When we returned to our seats – some didn’t – we were quickly reawakened. In the first act the performers had hardly been able to move beyond sparse bright-lit patches without being swallowed by the shadows of Adam Larsen’s dim, grim projections of ravaged trees and shrubbery, of architecture more penal than domestic, more Piranesi than Palladio.

In act two, Peter Kazaras’s blocking allowed them to escape, make contact. For both them and the watcher it was like being allowed for the first time to breathe freely, to feel how Britten’s extraordinarily pictorial score shivers up from the pit, hot and cold, caressing and creepy at the same time. German-born conductor Constantin Trinks may have been trying to energize the first act as well, but if so not much was getting through. In any case it was enough to keep the musical tension growing right up to the final, creepy end.

That said, it was not a staging that made the most of its resources. The costuming, by Deborah Trout, was peculiar enough to be distracting. At first the clothes seemed to suggest a post-WWII Britain. As the Governess, soprano Elizabeth Caballero spent almost the whole show in a salmon-colored twinset (no pearls) and a garish green and white lino-print skirt. Along with her stiffly-permed processed-blonde hair, the outfit made her look a great deal more like a baby-sitter than a tutor and role model.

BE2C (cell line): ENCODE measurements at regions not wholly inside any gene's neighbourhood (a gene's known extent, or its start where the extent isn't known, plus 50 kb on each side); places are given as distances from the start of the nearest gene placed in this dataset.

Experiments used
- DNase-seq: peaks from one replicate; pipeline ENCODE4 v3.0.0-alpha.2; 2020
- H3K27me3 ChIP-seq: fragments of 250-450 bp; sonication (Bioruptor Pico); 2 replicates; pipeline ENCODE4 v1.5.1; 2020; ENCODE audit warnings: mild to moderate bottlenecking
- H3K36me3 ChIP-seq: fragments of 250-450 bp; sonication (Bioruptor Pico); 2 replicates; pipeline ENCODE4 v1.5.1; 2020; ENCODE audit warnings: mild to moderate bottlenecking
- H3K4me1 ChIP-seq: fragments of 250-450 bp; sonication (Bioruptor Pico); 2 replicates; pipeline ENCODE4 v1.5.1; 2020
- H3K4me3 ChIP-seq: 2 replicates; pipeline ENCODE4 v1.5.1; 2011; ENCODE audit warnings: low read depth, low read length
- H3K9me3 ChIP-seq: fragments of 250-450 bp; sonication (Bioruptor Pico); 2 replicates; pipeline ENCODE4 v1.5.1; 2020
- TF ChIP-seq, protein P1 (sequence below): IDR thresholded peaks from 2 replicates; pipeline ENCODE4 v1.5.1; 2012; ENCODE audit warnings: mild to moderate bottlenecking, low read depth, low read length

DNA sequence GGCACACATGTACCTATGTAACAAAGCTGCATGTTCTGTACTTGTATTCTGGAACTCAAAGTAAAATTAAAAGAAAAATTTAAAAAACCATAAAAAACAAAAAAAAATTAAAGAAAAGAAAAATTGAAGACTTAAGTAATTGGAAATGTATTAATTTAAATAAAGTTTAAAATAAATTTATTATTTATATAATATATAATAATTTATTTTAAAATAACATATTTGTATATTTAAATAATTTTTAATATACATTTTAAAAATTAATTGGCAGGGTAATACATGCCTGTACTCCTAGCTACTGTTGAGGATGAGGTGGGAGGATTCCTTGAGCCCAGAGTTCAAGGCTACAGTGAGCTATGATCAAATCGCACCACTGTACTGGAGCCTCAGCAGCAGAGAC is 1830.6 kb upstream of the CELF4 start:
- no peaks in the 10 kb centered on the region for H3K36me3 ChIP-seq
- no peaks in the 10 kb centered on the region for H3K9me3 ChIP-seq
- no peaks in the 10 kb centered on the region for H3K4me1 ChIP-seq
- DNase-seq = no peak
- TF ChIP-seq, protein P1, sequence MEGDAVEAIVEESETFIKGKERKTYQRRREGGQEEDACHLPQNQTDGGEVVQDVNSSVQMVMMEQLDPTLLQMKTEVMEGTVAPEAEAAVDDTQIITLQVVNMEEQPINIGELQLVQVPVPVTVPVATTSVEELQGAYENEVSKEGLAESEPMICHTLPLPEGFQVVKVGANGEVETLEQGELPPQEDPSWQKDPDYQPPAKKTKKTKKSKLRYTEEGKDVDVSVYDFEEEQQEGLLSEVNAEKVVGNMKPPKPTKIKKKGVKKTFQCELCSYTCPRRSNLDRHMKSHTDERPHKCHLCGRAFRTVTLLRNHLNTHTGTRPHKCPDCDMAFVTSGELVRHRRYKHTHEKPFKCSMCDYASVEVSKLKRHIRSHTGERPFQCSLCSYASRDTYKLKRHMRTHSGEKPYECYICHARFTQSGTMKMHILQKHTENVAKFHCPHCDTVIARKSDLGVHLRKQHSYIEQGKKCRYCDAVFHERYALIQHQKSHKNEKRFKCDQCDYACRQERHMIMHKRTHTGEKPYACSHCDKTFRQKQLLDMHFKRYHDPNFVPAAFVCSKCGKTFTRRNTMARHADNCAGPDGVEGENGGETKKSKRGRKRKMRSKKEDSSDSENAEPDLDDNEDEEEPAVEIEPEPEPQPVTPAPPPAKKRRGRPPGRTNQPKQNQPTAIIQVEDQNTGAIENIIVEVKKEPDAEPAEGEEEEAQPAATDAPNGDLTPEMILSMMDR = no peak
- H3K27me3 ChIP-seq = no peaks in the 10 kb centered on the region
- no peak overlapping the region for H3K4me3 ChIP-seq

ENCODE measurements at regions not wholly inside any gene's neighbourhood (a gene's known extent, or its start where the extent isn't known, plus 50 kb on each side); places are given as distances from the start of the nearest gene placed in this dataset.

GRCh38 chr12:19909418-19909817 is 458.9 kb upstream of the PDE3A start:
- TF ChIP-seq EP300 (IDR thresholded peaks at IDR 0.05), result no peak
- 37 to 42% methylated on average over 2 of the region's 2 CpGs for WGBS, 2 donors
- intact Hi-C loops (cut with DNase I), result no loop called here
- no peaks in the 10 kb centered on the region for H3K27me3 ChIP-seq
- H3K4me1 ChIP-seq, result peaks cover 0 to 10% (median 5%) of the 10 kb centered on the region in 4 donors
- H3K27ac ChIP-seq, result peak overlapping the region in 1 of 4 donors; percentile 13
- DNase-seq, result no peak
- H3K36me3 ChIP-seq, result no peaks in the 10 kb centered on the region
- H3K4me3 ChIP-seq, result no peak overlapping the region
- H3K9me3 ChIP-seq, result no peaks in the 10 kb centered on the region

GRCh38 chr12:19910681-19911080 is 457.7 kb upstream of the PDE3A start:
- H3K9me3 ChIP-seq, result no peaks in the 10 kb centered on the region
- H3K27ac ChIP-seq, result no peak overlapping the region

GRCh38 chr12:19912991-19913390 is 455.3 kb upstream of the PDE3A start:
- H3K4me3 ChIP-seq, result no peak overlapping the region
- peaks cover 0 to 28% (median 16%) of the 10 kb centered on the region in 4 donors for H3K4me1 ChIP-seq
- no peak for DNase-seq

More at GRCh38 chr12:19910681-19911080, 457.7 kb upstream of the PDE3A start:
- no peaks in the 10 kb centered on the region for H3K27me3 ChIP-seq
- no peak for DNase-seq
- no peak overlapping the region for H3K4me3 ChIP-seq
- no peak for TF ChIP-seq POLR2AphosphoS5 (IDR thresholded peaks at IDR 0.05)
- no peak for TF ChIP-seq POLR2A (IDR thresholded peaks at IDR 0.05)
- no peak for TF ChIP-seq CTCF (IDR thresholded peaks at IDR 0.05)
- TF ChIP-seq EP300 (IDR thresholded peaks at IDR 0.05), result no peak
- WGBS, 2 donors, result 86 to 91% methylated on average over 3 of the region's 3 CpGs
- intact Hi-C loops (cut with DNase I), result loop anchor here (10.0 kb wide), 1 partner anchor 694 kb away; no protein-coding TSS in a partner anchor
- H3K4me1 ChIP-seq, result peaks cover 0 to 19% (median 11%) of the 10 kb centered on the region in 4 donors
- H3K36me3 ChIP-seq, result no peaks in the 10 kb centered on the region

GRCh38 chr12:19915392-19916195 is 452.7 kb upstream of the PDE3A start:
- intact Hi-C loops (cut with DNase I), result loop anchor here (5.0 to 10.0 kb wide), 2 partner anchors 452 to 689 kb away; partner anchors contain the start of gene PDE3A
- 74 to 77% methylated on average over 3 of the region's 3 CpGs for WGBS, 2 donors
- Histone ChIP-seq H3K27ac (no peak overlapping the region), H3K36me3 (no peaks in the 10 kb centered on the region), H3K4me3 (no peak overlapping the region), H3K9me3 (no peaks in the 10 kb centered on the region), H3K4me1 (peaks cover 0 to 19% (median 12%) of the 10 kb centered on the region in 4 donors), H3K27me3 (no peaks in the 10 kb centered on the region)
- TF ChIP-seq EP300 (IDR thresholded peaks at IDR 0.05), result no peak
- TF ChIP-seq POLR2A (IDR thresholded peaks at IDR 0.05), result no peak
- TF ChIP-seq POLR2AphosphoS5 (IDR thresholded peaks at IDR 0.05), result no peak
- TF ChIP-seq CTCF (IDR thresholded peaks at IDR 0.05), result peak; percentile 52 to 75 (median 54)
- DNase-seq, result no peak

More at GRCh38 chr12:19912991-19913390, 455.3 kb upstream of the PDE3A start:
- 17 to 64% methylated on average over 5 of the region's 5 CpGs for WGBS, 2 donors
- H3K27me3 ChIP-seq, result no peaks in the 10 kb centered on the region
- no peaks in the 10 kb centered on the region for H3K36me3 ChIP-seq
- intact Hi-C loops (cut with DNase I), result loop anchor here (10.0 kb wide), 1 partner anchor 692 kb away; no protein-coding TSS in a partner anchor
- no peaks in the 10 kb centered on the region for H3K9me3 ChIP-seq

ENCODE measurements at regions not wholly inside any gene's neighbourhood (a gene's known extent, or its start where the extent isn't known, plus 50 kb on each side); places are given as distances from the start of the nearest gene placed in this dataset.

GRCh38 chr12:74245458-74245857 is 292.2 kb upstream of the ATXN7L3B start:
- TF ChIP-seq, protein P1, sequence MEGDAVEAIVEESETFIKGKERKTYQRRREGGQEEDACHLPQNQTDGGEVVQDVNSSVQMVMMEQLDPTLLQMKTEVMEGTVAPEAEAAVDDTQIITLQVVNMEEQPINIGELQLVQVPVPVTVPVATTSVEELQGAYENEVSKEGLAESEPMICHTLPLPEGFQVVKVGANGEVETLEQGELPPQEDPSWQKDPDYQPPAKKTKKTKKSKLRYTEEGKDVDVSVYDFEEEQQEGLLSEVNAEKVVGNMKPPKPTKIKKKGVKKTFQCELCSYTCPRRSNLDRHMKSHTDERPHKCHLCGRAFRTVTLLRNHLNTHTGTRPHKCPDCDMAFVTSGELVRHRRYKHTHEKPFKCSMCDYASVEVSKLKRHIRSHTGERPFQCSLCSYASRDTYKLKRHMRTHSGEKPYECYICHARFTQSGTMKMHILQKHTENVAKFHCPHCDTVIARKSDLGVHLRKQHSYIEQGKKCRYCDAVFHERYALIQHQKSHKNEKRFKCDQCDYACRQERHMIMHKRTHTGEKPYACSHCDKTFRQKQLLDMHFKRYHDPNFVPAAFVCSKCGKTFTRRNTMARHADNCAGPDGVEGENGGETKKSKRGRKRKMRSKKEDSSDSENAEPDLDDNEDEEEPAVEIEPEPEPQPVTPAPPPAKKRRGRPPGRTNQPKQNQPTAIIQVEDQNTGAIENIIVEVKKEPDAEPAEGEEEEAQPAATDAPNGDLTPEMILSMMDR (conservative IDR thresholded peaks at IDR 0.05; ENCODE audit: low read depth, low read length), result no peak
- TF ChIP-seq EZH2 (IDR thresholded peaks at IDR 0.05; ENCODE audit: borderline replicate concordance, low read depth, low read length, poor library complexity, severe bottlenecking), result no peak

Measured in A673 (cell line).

The dithering housekeeper, Mrs. Grose, by contrast, was given rather sumptuous gowns to wear, turning the social positions of the two ladies completely upside down and rendering her occasional lapses into submissive and servant-y language inconsistent and jarring.

181009_TurnofScrew_1220_PN.jpgElizabeth Caballero (The Governess) and Rafi Bellamy Plaice (Miles)

The oddity never really went away. The phantasm of the amoral footman Peter Quint looked like a hybrid of Mr. Rochester and Lady Chatterley’s lover, until turning up dressed like a Regency buck. His ghostly victim-accomplice Miss Jessel started off looking like a Renaissance portrait of a lady but rapidly descended into raddled dishevelment.